Tuesday, April 1, 2014

Dr. Jay's Magical Math

You would expect pediatricians, especially Fellows of the American Association of Pediatrics, to know at least a little bit about epidemiology and to give others a proper, fact-based picture of what vaccine-preventable diseases can do. At the very least, you would not expect them to get things so spectacularly wrong that you wonder how they ever managed to get their license, let alone their degree. Yet that is exactly what one pediatrician does on a fairly regular basis. In fact, the things I'm about to describe I actually wrote about three years ago. I'm speaking of Jay Gordon, MD, FAAP, and in the time since that 2011 post, he doesn't seem to have learned anything. You'll see what I mean in a bit.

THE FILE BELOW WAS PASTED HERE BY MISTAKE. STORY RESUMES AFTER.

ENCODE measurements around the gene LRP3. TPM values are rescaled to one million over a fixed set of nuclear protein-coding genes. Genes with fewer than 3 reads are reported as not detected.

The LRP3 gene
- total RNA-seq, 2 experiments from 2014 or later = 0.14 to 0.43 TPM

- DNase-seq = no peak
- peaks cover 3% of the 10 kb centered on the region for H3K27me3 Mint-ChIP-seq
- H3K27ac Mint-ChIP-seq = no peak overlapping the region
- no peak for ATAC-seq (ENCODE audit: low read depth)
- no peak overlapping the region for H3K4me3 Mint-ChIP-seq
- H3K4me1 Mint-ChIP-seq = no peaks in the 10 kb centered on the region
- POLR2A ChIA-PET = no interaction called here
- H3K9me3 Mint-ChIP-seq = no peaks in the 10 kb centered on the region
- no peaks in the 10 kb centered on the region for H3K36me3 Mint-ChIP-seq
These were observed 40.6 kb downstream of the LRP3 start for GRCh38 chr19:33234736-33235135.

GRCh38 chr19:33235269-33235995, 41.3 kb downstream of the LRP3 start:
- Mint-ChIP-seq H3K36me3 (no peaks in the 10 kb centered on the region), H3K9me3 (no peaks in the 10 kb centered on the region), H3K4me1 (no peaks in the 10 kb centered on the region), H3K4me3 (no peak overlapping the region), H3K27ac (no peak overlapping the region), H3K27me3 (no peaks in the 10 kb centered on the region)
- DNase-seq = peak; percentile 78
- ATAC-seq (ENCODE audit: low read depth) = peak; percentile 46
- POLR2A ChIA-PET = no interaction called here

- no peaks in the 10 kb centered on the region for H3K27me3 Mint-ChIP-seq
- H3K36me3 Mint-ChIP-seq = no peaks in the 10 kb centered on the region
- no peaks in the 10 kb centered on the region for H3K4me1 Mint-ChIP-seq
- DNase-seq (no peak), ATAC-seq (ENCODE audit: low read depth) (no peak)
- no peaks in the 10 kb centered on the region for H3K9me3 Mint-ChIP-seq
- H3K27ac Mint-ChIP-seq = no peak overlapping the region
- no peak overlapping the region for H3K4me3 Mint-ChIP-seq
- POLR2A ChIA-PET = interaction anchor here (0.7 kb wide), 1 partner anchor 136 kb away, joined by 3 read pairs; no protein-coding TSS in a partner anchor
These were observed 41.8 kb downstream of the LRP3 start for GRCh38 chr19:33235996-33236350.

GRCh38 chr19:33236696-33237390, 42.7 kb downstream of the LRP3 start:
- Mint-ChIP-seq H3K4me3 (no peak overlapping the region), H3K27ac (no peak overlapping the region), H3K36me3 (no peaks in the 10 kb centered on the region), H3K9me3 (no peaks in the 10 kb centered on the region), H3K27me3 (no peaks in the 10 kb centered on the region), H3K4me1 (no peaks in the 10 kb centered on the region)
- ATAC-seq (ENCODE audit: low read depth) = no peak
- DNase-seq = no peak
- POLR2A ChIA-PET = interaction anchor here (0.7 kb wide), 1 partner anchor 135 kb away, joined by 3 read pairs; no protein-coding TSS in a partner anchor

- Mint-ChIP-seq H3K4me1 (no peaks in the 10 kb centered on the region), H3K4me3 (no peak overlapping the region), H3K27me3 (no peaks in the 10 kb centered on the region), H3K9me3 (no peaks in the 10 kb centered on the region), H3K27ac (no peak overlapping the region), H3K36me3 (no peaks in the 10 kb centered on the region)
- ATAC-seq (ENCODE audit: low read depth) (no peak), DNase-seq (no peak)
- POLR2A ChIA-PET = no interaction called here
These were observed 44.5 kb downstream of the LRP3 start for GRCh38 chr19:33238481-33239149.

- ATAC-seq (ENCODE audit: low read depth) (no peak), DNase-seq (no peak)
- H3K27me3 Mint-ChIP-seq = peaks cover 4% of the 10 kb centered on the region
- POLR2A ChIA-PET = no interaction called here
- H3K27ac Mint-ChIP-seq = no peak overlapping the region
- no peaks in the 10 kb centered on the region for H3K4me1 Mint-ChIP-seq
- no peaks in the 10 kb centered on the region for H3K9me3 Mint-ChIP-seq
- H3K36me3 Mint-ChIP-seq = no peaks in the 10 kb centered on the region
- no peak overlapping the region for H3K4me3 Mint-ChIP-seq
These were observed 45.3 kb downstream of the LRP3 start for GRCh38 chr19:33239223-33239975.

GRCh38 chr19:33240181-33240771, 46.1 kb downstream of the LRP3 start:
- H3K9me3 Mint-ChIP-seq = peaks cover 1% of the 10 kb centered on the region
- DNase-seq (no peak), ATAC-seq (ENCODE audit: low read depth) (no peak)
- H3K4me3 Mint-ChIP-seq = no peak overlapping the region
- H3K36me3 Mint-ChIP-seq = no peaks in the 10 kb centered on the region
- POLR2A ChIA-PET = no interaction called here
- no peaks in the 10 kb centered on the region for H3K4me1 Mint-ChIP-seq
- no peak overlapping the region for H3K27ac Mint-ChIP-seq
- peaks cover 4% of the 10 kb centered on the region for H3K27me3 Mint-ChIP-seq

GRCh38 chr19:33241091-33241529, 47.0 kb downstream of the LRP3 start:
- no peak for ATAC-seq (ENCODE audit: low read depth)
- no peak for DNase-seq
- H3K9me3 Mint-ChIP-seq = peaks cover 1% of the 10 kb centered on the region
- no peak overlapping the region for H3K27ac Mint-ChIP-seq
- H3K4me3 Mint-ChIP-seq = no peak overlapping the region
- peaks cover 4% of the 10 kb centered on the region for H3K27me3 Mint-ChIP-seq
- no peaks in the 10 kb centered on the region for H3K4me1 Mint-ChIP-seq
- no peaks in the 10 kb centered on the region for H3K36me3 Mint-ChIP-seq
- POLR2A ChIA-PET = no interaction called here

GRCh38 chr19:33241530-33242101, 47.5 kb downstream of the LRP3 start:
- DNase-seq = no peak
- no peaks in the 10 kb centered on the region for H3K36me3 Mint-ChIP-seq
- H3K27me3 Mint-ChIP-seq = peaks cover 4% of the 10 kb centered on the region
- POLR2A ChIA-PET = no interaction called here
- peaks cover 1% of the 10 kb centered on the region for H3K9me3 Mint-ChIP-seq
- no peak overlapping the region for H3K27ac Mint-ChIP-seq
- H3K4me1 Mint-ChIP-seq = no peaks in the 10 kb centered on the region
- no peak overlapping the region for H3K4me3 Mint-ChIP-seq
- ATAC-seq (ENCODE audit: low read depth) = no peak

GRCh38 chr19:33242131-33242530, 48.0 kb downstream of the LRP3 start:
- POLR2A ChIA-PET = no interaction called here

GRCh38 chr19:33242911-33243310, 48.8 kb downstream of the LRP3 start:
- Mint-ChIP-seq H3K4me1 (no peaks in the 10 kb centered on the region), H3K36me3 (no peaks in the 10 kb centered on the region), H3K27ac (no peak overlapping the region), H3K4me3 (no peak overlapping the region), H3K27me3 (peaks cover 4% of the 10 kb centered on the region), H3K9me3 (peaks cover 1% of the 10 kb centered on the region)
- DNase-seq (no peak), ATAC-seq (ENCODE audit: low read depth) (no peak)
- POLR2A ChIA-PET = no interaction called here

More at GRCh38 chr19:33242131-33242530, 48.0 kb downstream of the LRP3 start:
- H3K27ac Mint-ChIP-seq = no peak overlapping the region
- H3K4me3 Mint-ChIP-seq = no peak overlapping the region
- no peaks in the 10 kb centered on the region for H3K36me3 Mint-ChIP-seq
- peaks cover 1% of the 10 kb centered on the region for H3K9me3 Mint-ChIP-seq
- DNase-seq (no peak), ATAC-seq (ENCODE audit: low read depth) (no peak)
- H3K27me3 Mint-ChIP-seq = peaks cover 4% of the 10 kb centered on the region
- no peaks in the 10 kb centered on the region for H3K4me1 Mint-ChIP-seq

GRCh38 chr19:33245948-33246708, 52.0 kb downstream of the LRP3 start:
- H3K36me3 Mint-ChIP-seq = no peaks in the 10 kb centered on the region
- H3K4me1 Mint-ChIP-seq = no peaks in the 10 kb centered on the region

For those who don't know, Dr. Gordon is a California pediatrician who regularly downplays the risks of disease and advocates alternative vaccination schedules, as well as skipping vaccines altogether as "unnecessary". He is a darling of the anti-vaccine movement, since he supports their views that vaccines may be, somehow, dangerous. In fact, he is (or was) the pediatrician for Jenny McCarthy's son. Jenny, as you may or may not known, made quite a name for herself as the celebrity spokesperson for the anti-vaccine group Generation Rescue. Yet Dr. Gordon also appears to desperately crave the acceptance of his science-based peers.

As I mentioned, Dr. Gordon has this exceptionally annoying habit of downplaying the risks of disease, for example calling hospitalizations due to measles "soft hospitalizations", citing The Brady Bunch to support his notion that measles is not dangerous, and getting the epidemiological idea of "incidence" stupendously wrong. Whenever there is an outbreak of disease, he fairly consistently confuses incidence and prevalence.